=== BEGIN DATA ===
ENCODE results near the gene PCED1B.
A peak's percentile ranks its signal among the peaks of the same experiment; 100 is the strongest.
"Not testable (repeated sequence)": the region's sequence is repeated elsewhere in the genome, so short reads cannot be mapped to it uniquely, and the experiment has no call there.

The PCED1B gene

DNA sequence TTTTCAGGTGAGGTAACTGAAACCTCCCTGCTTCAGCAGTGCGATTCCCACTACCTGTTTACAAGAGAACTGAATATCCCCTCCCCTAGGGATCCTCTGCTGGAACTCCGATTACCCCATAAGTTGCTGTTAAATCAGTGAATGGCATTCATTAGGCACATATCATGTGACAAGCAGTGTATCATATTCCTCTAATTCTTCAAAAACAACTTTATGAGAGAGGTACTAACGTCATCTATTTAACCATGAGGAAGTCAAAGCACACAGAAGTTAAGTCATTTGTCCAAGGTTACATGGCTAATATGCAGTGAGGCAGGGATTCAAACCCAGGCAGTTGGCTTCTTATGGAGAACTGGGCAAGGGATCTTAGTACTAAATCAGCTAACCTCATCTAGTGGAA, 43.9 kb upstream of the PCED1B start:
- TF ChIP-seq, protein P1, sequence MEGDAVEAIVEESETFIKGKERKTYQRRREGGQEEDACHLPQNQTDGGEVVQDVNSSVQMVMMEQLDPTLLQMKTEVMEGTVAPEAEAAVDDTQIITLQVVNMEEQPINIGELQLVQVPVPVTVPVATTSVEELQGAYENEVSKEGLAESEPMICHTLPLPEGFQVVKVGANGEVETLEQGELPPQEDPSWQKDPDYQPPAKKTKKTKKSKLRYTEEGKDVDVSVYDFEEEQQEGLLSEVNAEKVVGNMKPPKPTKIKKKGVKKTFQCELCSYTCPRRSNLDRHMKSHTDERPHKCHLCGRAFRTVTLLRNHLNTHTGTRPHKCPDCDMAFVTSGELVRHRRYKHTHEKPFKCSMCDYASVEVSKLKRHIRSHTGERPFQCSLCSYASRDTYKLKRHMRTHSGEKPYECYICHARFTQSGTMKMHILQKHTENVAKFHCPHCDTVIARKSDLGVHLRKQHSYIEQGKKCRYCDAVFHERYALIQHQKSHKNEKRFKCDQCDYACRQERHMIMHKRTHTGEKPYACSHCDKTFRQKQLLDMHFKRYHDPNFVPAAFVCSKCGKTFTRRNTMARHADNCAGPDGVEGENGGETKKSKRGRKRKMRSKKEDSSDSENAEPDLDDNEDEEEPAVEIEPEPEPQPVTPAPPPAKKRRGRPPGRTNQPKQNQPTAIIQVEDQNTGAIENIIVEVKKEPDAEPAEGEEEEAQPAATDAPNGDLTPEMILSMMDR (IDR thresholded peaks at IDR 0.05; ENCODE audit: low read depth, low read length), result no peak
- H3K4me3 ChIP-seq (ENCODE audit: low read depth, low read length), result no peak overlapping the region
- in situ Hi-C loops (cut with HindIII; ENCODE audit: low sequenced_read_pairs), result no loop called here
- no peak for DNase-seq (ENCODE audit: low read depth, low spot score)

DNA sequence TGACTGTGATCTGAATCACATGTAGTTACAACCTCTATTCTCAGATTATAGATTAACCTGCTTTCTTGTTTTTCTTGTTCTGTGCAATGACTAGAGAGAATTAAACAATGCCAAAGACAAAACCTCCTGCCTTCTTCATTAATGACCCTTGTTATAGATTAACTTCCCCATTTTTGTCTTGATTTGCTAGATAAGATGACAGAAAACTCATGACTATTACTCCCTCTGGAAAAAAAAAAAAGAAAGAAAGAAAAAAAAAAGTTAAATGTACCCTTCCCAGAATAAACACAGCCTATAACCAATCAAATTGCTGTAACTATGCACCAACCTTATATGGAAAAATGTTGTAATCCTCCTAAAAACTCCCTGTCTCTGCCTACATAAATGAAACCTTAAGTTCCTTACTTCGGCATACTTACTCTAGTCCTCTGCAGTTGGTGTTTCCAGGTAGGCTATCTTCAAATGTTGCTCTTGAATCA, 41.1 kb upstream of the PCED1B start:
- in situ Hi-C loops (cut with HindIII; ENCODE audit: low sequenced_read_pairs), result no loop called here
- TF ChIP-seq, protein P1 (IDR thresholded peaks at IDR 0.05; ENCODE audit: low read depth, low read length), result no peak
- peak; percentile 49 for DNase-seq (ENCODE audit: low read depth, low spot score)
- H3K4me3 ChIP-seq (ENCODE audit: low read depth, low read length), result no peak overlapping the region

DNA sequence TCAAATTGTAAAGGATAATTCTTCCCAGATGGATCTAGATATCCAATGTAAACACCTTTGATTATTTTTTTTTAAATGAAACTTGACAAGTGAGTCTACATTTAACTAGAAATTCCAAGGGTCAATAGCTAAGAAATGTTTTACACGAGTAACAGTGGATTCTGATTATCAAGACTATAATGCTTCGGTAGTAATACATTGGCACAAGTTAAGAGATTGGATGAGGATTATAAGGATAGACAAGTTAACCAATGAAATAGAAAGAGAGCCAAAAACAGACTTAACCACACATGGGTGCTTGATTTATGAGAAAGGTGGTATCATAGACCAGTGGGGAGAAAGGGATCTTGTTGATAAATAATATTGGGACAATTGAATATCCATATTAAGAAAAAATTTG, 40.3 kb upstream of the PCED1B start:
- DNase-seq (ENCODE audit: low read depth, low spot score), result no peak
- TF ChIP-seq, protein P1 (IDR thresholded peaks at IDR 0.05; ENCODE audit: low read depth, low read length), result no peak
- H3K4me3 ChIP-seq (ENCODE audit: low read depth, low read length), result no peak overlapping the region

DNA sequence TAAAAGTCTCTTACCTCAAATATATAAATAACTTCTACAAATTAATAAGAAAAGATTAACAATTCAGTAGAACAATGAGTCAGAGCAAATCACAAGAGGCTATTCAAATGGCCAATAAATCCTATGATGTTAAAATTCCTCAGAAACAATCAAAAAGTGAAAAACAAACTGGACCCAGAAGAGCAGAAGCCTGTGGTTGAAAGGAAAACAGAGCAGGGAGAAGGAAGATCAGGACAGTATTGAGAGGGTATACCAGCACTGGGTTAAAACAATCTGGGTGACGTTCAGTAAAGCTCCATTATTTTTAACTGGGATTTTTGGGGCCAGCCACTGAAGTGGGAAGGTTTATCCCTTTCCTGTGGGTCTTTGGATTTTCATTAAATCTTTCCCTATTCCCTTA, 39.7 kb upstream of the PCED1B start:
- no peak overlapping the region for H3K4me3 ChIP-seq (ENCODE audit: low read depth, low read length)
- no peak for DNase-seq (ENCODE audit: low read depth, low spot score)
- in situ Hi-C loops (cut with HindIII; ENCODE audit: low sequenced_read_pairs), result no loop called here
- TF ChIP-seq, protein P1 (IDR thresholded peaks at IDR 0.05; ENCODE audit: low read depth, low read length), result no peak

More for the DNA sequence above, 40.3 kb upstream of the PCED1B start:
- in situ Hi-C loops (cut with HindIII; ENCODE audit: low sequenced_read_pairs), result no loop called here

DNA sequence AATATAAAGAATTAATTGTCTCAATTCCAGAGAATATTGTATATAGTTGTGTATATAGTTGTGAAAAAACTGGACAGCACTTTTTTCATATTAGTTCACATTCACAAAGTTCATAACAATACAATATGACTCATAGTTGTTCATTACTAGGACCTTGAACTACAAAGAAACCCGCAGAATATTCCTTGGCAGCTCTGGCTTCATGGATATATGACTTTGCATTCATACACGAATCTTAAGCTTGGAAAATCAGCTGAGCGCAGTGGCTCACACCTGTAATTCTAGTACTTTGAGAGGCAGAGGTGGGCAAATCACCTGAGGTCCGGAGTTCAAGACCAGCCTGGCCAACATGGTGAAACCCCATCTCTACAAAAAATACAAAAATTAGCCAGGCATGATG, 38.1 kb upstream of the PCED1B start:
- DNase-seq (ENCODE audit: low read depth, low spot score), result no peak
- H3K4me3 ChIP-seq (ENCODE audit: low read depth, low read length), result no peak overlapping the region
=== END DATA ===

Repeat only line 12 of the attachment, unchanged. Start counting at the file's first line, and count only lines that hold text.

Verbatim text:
- TF ChIP-seq, protein P1 (IDR thresholded peaks at IDR 0.05; ENCODE audit: low read depth, low read length), result no peak